For the past decade, the world's tallest free-standing tower practically disappeared after sunset, lit only to comply with air safety guidelines. But a new lighting design for the CN Tower, carried out with 1,330 LED fixtures, has transformed it into a vibrant piece of Toronto's skyline, day and night.

In 1997, Canada Lands Co. (CLC), which owns the 1,815-foot tower, turned off the incandescent bulbs that illuminated the structure because they were costly and inefficient. Ever since, CLC has been seeking environmentally friendly and economically feasible technology that would let them turn the lights back on. COO Jack Robinson says, “We constantly upgrade, but we've been waiting for 10 years for a responsible approach to lighting, and it finally became available with recent developments in LED technologies.” To carry it out, CLC hired Boston-based lighting company Color Kinetics Inc., whose $2.37 million design was unveiled June 28.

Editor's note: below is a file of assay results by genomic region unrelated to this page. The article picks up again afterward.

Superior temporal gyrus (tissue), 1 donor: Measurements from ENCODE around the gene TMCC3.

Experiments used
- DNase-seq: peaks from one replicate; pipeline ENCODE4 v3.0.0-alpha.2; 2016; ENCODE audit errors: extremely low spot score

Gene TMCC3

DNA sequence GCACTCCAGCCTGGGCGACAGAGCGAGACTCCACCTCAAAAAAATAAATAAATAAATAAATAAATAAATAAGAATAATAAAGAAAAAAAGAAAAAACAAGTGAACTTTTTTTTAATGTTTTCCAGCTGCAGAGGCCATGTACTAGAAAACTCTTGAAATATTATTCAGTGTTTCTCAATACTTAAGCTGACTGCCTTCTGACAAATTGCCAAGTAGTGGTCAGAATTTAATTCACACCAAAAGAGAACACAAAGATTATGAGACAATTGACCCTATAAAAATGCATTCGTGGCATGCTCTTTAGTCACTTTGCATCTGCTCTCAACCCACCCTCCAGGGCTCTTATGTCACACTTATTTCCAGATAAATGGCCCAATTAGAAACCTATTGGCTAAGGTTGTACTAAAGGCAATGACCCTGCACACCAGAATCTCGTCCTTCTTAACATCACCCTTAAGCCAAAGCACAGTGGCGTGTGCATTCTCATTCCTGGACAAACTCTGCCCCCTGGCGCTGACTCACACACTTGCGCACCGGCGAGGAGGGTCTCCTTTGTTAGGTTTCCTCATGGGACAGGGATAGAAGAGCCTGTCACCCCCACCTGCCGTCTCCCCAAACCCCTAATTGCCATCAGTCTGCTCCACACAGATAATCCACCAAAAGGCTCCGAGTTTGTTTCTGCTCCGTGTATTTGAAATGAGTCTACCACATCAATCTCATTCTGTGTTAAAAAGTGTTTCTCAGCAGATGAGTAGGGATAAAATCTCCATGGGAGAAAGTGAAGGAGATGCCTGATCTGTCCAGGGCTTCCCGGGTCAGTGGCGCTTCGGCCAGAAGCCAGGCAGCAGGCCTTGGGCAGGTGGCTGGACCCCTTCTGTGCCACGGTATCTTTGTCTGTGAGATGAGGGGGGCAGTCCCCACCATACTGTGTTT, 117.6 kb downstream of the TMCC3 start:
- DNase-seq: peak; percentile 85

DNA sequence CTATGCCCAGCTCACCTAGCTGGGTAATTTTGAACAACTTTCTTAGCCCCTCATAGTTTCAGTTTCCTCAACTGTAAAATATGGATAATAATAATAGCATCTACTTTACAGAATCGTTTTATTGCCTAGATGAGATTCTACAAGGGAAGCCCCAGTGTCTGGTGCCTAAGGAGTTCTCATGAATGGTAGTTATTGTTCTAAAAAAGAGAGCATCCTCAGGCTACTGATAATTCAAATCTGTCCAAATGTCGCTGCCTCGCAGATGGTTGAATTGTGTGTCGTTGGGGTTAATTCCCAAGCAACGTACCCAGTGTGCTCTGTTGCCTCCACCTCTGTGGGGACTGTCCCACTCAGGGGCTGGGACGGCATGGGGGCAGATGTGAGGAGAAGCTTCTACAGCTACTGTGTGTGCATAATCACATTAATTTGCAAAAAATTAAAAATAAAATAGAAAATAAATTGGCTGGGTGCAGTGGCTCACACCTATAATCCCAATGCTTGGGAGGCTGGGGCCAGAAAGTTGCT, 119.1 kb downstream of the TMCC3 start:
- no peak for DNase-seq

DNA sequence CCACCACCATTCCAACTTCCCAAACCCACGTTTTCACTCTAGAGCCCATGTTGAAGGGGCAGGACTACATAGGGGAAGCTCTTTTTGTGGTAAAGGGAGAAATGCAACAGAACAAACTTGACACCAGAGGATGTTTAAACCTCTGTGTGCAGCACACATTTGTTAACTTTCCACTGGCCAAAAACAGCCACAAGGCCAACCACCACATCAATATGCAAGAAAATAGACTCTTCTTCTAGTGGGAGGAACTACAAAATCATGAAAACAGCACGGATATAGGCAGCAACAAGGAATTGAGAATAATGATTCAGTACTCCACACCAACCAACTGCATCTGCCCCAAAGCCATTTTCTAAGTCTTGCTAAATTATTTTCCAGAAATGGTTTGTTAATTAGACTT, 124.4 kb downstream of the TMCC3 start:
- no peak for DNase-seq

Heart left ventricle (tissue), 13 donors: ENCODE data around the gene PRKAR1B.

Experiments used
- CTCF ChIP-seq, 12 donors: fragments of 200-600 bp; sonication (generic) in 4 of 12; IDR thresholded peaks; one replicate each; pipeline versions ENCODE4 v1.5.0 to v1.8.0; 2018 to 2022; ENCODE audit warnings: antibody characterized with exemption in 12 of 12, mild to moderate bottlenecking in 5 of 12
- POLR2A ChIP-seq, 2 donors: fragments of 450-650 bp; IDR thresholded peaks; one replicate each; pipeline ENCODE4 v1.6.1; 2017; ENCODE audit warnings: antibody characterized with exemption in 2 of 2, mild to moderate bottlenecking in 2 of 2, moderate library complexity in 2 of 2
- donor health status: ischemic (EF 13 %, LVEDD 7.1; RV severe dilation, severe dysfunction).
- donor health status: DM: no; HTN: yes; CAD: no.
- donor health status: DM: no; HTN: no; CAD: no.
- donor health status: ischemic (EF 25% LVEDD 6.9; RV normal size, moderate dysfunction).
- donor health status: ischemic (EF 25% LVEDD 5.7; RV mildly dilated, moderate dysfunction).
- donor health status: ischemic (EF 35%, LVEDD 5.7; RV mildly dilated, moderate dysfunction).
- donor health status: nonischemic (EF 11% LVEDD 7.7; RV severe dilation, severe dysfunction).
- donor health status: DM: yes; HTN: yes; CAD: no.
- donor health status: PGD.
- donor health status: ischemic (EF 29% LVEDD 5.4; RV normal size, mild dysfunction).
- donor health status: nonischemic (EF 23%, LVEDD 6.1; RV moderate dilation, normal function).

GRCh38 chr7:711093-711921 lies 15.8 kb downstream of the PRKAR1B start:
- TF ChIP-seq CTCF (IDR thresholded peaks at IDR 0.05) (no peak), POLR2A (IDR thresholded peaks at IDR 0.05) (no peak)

The new lighting scheme will require 60 percent less energy than when the CN Tower was lit by traditional bulbs. More remarkable, it will use 10 percent less energy than it did for the past decade, when the tower was essentially unlit. Each fixture is approximately the size of a shoebox and has a lifespan of 10 years. Turning on automatically each day from dusk until 1 a.m., the CN Tower's new lighting is fully programmable, with millions of possible color and design combinations. It was red on July 1 for Canada Day and red, white, and blue on July 4 to honor America's Independence Day. The lighting is also directional, to minimize interference with nearby hotels, offices, and residences.

Toronto Mayor David Miller says the lighting design provides “a fresh, new face for Toronto's most prominent and iconic landmark,” adding that “the use of LED technology not only gives the tower a bright and festive glow, but is an environmentally smart way to do it.”